Has SCOTUS Telegraphed Its Decision in Bump Stock Ban Case?

AP Photo/J. Scott Applewhite, File

According to attorney and Second Amendment scholar Mark W. Smith, yes. In a short video posted to YouTube, Smith says based on the justices who've written the majority opinions that have already been released this term, it looks like Garland v. Cargill will be authored by one of the members of the Court's conservative wing. 

Smith says by looking at the February oral argument sessions, the three liberal members of the Court as well as Chief Justice John Roberts have already authored majority opinions. That leaves Gorsuch, Kavanaugh, Alito, Thomas, and Barrett open to write a majority opinion in the bump stock case.

One of them will almost certainly write that opinion in favor of Mr. Cargill in this bump stock case. This is extremely good news that the three liberals and Chief Justice John Roberts will not be doing this decision. It means one of the strong conservatives that are skeptical of government power and are hesitant to give the ATF authority that simply does not exist under statutory law [will be the author.]

The five justices that Smith mentions as possible authors of the Cargill decision all expressed some skepticism towards the government's argument in defense of the ban during oral arguments earlier this year. You can read the entire transcript here for yourself, but as I was re-reading the transcript after watching Smith's video I was immediately struck by this exchange between Justice Amy Coney Barrett and Deputy Solicitor General Brian Fletcher.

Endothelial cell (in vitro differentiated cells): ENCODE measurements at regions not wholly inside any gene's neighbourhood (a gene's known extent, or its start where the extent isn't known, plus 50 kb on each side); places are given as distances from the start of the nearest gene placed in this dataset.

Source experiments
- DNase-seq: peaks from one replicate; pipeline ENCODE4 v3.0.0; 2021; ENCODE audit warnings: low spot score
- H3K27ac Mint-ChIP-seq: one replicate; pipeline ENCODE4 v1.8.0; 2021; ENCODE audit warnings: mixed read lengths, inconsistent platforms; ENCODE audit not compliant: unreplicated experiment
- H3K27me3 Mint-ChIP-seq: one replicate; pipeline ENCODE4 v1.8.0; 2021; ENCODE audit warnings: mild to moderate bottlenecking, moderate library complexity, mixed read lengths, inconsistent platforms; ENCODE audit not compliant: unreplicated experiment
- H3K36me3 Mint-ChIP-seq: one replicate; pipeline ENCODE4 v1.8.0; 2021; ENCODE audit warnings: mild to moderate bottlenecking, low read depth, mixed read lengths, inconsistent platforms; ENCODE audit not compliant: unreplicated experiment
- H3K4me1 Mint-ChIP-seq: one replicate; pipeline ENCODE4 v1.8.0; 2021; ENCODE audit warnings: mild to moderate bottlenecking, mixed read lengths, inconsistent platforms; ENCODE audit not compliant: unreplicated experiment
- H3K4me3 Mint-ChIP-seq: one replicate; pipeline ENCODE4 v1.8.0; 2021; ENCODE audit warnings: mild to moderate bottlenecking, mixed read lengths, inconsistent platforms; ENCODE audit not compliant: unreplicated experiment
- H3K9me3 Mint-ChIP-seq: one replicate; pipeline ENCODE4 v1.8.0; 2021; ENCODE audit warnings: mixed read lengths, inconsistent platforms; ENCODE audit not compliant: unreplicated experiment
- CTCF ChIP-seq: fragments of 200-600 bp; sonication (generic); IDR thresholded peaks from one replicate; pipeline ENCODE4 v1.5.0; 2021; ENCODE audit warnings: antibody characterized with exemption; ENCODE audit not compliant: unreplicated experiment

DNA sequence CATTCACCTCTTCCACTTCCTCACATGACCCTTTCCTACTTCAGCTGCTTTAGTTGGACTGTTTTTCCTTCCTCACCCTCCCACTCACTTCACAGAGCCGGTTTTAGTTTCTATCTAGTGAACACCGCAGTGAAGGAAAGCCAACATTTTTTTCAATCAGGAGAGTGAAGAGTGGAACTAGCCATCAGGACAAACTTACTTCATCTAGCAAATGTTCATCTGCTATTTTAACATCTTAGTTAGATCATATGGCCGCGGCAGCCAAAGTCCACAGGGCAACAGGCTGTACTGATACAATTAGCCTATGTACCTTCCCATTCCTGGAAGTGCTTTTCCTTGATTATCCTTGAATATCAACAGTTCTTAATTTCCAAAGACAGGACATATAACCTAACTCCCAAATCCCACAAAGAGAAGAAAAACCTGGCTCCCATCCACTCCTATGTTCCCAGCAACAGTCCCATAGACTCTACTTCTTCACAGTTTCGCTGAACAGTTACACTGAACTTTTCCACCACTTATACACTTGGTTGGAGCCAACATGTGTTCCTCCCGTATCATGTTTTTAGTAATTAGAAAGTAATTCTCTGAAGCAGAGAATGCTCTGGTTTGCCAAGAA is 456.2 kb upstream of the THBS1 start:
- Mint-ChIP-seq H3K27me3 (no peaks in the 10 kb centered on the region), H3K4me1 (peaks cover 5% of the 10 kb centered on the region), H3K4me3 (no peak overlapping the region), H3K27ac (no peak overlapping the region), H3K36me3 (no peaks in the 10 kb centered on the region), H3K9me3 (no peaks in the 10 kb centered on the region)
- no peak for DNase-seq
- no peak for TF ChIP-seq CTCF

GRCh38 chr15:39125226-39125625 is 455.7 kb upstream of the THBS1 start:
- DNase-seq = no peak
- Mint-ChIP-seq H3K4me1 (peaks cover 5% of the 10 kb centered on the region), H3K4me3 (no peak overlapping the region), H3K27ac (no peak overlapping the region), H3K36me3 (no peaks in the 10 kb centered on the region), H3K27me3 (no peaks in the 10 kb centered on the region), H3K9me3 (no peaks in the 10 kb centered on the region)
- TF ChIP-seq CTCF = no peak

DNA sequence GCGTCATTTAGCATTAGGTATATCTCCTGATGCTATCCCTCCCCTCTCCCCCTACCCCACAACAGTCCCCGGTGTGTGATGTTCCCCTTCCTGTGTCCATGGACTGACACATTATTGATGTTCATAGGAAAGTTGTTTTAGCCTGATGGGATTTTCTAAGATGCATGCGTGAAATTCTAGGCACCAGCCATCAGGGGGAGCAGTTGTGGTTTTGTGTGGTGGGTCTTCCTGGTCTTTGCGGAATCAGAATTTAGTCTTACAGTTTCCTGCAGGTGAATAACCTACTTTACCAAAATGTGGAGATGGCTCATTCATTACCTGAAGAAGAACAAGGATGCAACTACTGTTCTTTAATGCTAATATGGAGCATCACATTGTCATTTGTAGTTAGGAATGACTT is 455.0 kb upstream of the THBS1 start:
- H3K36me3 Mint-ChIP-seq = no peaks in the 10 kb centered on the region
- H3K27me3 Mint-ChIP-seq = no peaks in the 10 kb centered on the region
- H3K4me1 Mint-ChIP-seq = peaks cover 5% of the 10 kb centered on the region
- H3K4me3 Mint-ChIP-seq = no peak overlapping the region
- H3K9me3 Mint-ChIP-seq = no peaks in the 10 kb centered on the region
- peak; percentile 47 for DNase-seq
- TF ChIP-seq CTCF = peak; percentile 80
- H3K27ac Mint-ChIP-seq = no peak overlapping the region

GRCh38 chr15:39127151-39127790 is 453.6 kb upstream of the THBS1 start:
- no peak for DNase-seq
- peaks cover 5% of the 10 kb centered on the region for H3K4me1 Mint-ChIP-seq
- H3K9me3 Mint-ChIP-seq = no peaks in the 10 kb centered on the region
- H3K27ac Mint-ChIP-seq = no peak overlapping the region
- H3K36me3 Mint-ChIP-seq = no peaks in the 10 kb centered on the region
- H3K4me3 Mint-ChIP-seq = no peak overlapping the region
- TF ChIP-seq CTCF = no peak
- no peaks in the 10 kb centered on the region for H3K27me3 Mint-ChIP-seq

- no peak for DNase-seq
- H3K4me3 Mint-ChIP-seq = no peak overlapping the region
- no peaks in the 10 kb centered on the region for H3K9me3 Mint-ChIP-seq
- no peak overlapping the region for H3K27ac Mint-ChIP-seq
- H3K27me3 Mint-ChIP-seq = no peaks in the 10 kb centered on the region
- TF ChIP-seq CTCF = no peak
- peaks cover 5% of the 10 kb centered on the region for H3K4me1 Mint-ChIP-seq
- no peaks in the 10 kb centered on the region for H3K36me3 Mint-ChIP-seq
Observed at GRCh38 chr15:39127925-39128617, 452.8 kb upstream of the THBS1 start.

JUSTICE BARRETT: look, intuitively, I am entirely sympathetic to your argument, I mean, and it --and it seems like, yes, that this is functioning like a machinegun would. But, you know, looking at that definition, I think the question is, why didn't Congress pass that litigation -- I mean that legislation to -- to make this cover it more clearly? I think your argument depends on volition, right, so let me give you a hypothetical, and then tell me if you think this satisfies the definition of a machinegun. Let's imagine someone builds a fully automatic machinegun, and I won't try to come up with the technology for exactly how this is going to happen, but they install a tripwire on their property and they just leave the gun there unattended, walk away. Somebody trips the wire and then it begins shooting lots of rounds. 


JUSTICE BARRETT: Does that satisfy your definition of a machinegun?

MR. FLETCHER: I think it does, yes. 


MR. FLETCHER: Because a single act and, you know, I think we've used different words like volition. I think what we're -- the idea that we're trying to get at is, does some separate act, is that required, some manual act required for each shot, or is a single continuous act resulting in the firing of multiple shots.That's an unusual way to activate a machinegun, obviously, but I think, even if it's a tripwire, that's still one act by a person that initiates a multi-shot fire.